Tell us a bit about yourself and your journey to where you are today
I grew up in Cheddar (Somerset) as the youngest of a sporty family and the daughter of two maths teachers. After attending the local village schools, I gained a place to study Geography at the University of Birmingham (UoB) in 2013 and have been there ever since. The physical sciences have always been a passion of mine, and after completing my undergraduate degree I wanted to pursue this further. I enrolled on the Applied Meteorology and Climatology masters course to fulfil my enjoyment for physics, weather forecasting, and cloud spotting. It was only during the summer exam period of my masters that I weighed up my potential options for when the course would end, and applied for a PhD project. I ended up being the lucky candidate, and signed myself up for another three years as a student!
Describe your PhD project in one sentence
Using models to link real-time traffic information, emissions estimations, and physical processes, to gain a better understanding of the quality of air we breathe in our cities.
Why is your work important?
Air pollution reduces life expectancies globally by 20 months, and it’s the fifth leading risk factor for mortality worldwide, ahead of both malaria and road traffic collisions. Cities are typically where the highest pollutant levels are reached, and where there are the greatest number of people exposed to such levels. Hence why efforts such as ‘Clean Air Zones’ are focused on these areas, as there is the largest potential for improvements. Due to the diverse nature of our urban areas, pollutant concentrations can differ considerably over small distances, for example from the side of a road to the middle of a park. While it’s cost prohibitive to have direct measurements at this resolution for a whole city, advances in computing power have enabled models to try and capture some of these variations.
Why do you do what you do?
There are three main reasons that drive me to work on my project. Firstly, the content itself addresses one of the main environmental and health issues of the present day, and to help towards potential solutions is a great responsibility. On a more practical note, holding a doctorate shows a certain level of skill and in turn will (hopefully) make me more employable. The final reason, which any PhD student will jovially say, is so that you can put the elusive ‘Dr’ in front of your name (without any obligation to save someone’s life).
Overall, what are you aiming to achieve?
I’m aiming towards having a working and tested model that can be applied to individual streets and a wider city network to identify locations where pollutant concentrations need to be reduced to ensure the safety of the people in those areas.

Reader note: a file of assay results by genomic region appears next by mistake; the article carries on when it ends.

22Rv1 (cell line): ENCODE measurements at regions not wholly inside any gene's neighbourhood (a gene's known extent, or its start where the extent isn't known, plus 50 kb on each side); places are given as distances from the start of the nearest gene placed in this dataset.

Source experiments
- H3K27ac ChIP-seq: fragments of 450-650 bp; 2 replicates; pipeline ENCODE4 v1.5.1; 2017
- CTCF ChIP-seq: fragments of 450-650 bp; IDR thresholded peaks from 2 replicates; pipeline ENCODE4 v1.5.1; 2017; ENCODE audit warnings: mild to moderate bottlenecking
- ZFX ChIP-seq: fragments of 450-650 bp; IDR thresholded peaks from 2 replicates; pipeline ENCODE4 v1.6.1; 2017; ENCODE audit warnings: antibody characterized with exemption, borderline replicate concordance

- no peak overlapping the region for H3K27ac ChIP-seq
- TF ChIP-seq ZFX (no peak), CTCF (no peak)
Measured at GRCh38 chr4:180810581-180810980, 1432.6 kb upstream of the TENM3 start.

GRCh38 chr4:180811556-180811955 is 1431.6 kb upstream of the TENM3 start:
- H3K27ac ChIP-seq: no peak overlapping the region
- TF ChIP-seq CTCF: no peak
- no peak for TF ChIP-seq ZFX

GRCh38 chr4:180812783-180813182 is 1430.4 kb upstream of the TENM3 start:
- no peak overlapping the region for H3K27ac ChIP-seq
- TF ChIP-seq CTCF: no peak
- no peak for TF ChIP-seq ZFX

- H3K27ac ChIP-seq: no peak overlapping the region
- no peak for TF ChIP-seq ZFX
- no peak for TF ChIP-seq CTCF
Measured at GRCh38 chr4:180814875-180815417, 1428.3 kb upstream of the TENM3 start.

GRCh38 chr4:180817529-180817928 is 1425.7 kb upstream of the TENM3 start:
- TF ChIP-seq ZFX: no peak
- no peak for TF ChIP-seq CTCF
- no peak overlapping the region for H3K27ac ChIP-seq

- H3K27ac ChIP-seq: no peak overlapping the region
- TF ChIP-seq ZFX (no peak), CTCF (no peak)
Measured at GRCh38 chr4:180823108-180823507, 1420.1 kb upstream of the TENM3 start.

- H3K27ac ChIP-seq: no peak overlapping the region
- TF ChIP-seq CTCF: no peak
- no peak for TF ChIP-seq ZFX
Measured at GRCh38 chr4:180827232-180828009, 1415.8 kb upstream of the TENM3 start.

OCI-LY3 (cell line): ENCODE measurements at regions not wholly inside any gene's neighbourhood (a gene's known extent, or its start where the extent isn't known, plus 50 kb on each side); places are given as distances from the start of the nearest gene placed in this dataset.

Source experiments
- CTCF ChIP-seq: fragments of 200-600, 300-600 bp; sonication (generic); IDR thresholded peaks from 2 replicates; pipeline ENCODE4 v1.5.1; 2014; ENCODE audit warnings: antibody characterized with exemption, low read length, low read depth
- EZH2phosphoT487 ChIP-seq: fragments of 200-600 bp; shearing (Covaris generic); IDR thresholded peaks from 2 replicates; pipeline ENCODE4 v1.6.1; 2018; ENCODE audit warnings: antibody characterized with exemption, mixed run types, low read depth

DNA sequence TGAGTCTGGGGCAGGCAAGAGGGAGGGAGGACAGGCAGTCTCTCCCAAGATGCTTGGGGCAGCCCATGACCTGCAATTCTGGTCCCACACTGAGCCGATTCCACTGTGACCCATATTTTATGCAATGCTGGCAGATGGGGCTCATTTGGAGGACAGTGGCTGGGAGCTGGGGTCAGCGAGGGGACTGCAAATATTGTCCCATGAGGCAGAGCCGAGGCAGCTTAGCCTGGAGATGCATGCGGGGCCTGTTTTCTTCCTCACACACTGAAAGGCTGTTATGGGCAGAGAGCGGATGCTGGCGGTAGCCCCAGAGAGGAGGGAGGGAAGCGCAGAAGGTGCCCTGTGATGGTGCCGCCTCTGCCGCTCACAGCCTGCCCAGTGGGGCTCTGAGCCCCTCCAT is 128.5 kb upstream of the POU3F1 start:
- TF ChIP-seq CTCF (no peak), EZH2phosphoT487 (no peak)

..and how are you going to do the above?
Most recently I’ve been working on harnessing the data that is generated and stored when people use mapping products (e.g. Google Maps) as navigational aids while driving. If you are familiar with such platforms, you will know all too well the sinking feeling when you see a red section of road up ahead. Not only will this add on time to your journey, travelling at lower speeds with short-lived accelerations and decelerations significantly increases your vehicle’s emissions. Such emissions during congestion events are typically overlooked when generating average or total inventories. Therefore I am developing a way to integrate real-time queries to these platforms with speed-related emissions calculations to identify these peak events. This information will then feed into a physical and chemical box model to work out how the pollutants interact with the surrounding environment.
What would be a ‘typical’ day for you?
Arguably, there is no ‘typical’ day as a PhD student, but I try and keep to a routine to help stay focused and productive. I may have meetings with supervisors, seminars, a conference to attend, or a relatively flexible day to focus on a specific task. I always make a ‘to do’ list of things to achieve that day to hold myself accountable.
What would be your top three pieces of advice for anyone contemplating doing a PhD?
- Think about why you want to do a PhD. Everyone’s reasons will be different, or at least value certain aspects more/less than others, but as long as you’re clear on why you want to study for another 3-4 years, that’s the most important thing.
- Money, money, money… while you’re probably aware that you’re not going to be earning megabucks whilst studying, it’s important that money doesn’t add to any other stresses you may be having throughout the whole process. I would strongly recommend a funded PhD; they are available and some are even in conjunction with industrial partners, giving you the option to explore some work experience as well.
- If you go for an interview see if you can find some PhD students to talk to while you’re there. Every department in every institution is different, so it’s great to get an insight into what it’s like to study there day-to-day. Plus, you may bump into someone who’s also supervised by your prospective supervisor, giving you a chance to ask less formal questions.